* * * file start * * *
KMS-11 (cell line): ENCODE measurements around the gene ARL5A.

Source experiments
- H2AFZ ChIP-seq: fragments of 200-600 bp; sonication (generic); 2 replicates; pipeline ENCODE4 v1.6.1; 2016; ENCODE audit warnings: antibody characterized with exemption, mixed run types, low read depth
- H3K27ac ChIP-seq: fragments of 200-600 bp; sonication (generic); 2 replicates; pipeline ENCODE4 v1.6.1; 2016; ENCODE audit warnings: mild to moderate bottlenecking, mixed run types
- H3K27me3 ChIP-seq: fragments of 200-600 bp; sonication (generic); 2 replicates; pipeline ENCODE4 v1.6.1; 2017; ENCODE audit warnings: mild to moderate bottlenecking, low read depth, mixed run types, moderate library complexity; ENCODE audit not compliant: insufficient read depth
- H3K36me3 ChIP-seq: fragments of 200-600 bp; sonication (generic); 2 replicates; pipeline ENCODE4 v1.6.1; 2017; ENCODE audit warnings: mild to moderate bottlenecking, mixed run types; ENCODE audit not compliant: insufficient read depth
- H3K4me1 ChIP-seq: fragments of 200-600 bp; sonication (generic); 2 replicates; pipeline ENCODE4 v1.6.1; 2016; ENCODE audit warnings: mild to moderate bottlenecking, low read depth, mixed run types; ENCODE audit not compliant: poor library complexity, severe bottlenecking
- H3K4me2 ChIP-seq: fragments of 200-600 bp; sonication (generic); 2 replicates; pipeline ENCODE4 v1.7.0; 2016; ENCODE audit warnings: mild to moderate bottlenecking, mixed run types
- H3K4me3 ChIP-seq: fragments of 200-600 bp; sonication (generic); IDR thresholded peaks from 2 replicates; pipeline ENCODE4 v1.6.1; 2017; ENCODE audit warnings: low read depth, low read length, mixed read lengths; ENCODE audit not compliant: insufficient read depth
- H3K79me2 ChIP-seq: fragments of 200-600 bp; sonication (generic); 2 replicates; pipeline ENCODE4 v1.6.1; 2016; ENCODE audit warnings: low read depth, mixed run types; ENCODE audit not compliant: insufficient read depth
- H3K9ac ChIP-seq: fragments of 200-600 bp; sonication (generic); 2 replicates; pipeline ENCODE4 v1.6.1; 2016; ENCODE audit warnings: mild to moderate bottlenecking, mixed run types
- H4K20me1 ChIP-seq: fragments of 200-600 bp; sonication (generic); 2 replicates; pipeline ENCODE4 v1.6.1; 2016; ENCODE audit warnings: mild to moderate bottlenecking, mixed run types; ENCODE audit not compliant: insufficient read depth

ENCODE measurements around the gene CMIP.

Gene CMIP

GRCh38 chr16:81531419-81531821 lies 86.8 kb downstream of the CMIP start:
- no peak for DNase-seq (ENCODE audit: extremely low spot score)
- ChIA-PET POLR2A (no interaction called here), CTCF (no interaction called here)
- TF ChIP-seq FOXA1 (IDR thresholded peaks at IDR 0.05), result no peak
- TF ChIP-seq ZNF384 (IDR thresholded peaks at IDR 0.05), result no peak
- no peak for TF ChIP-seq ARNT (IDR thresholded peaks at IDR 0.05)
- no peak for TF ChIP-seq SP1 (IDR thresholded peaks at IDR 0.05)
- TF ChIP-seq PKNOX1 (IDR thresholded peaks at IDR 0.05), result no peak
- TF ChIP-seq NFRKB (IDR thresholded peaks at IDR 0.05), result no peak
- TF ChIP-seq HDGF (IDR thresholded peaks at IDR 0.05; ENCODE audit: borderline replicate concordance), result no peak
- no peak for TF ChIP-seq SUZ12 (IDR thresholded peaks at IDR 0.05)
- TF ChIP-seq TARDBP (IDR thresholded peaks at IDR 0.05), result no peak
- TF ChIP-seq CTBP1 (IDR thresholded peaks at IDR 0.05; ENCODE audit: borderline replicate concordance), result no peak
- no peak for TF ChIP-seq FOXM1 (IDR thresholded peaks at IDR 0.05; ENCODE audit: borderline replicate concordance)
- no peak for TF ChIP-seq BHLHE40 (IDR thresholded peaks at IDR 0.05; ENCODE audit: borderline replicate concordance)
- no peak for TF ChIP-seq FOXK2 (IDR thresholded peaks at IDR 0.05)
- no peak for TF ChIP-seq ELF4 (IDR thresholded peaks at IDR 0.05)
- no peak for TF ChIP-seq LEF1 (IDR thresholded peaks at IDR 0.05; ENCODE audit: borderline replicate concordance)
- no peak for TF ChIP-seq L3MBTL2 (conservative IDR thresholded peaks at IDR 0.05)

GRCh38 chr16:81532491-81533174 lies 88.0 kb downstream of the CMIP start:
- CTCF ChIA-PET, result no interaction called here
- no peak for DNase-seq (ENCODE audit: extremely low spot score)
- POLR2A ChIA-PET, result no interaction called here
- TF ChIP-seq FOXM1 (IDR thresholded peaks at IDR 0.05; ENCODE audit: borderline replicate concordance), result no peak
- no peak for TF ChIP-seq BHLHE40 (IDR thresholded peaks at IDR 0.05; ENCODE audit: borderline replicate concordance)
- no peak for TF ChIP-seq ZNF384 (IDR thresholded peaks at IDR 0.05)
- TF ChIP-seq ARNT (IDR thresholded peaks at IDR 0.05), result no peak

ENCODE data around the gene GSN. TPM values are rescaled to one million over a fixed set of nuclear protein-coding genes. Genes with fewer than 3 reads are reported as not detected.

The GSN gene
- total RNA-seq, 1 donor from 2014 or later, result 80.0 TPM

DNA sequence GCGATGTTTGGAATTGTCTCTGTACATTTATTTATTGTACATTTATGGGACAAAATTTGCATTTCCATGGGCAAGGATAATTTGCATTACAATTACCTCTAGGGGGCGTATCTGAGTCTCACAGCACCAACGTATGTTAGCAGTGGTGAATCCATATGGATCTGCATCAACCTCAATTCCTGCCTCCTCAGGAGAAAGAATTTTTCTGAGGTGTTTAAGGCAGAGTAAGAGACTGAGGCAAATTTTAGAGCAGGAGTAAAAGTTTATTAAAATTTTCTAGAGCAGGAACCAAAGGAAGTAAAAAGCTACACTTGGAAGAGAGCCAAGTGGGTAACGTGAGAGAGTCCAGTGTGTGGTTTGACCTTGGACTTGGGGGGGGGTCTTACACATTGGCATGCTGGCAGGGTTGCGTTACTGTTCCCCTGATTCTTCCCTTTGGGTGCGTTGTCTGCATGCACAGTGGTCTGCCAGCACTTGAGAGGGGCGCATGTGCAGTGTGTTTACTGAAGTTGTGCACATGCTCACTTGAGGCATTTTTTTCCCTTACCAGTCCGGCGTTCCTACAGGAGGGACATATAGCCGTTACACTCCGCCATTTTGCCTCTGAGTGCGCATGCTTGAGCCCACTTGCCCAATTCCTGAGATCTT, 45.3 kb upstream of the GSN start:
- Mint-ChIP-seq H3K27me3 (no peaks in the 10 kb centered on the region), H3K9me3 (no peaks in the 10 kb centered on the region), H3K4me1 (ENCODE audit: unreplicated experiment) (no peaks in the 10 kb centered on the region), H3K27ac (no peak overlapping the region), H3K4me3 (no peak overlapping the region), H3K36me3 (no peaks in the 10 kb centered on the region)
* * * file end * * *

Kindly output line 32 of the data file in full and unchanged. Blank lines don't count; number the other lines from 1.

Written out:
- no peak for TF ChIP-seq LEF1 (IDR thresholded peaks at IDR 0.05; ENCODE audit: borderline replicate concordance)